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According to a recent study performed by Associated Press, traffic fatalities in drilling states, including Texas, have more than quadrupled since 2004. But wait . . . hasn’t the energy boom positively impacted our country? The increased production of oil and natural gas creates job, lifts local economies, and attracts manufacturers to the United States. However, our nation’s booming economy comes with a price—a spike in traffic facilities. Large trucks and heaving drilling equipment consume the streets of Texas drilling counties, increasing traffic fatalities by 18%.


Continue Reading Calling all Frackcident Victims: The Economic Benefits of Fracking do not Justify your Injuries

Well, this blog has gone neglected for quite a while. Not by choice, but due to my health. A few months ago, I was driving to a continuing education seminar roughly five hours away. I was running late and so I never stopped for a snack or a beverage. Shortly after I arrived at the seminar, I noticed I had developed a minor cough. In the following weeks, that cough turned more serious and culminated in my being hospitalized for a week in critical condition with blood clots that nearly killed me. I am still on blood thinners which affect my energy level, but its time to have enough energy to work on this blog. And what better subject that to discuss the compensability of injuries occurring while driving to and from someplace for work. Yesterday, the Texas Supreme Court addressed this very issue in the case of Leordeanu vs. American Protection Insurance Company, 2010 WL 4910133.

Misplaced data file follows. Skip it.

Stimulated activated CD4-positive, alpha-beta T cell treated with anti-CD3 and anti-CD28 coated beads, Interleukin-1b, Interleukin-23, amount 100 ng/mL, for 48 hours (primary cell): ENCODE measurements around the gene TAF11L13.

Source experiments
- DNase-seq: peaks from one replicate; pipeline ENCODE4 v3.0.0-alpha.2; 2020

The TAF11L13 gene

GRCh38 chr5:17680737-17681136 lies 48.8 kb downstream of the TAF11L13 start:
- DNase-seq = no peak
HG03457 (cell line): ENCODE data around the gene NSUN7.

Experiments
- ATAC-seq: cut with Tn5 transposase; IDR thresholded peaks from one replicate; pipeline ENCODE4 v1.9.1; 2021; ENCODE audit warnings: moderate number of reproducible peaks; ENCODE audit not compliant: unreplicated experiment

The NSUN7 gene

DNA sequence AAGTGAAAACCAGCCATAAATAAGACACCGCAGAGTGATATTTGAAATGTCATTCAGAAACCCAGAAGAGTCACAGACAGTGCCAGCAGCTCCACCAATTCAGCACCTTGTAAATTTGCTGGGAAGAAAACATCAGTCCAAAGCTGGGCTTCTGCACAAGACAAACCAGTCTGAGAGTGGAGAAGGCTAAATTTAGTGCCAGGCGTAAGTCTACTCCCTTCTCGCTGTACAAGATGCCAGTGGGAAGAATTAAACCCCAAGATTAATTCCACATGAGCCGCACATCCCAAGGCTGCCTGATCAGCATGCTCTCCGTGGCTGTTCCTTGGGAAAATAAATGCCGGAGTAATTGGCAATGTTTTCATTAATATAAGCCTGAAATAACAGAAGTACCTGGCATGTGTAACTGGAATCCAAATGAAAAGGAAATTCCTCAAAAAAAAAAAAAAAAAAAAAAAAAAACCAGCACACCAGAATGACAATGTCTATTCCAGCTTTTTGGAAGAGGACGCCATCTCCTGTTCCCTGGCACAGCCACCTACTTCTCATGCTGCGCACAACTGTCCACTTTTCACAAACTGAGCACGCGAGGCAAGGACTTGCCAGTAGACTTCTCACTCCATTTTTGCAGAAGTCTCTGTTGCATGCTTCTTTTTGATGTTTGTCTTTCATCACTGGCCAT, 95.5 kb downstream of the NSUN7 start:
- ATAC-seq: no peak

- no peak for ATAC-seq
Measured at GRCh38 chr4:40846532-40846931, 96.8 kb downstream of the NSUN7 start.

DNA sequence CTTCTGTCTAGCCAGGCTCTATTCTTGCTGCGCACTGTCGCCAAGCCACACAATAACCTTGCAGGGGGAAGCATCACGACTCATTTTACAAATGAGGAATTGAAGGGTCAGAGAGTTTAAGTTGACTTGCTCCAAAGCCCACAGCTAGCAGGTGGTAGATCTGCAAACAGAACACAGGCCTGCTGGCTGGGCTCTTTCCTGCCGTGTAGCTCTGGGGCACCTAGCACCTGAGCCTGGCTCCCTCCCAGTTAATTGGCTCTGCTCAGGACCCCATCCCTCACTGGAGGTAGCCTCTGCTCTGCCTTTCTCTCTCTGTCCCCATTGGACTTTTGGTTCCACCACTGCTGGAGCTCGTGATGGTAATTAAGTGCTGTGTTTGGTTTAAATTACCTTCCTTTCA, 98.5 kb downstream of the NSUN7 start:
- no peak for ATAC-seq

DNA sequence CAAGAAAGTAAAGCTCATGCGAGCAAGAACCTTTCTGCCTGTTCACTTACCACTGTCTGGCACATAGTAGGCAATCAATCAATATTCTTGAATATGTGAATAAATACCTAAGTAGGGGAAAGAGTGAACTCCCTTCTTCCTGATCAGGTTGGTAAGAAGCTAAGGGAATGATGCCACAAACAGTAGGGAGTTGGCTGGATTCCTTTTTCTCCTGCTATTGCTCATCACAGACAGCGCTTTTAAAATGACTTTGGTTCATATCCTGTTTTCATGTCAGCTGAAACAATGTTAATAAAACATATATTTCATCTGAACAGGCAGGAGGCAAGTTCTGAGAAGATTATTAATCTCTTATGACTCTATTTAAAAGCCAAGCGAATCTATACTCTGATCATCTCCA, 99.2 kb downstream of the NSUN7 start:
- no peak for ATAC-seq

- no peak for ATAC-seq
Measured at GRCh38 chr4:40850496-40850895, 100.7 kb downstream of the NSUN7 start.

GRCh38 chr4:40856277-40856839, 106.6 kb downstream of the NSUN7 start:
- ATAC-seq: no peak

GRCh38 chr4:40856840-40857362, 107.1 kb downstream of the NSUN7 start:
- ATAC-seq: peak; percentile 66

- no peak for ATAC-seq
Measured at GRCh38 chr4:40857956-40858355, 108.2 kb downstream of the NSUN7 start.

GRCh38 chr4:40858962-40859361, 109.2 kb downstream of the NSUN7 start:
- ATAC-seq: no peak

Continue Reading Injuries While Traveling To and From Work

For the attorneys that follow this blog, in a decision that should surprise no one, the Texas Supreme Court refused to review the decision in Texas Mutual Insurance Co. vs. Vista Community Medical Center, LLP. Practitioners will recall that this is the Austin Court of Appeals decision from 2008 that invalidated the stop-loss exception.

Hospitals that treat workers’ compensation patients in Texas are reimbursed under the state’s workers’ compensation in-patient fee schedule.The 1997 fee schedule, which was repealed in 2008, included a stop-loss exception. Under the stop-loss exception, hospitals could be paid more than the fee schedule if they met certain criteria. The dispute between Texas Mutual and Vista centered on those criteria. Texas Mutual argued that the stop-loss exception should be applied to admissions involving charges of more than $40,000 and “unusually extensive services.” Vista countered that the exception applied to all admissions for which they charged more than $40,000.

The stop-loss rule has since been repealed. However, many fee disputes remained outstanding under the old rule.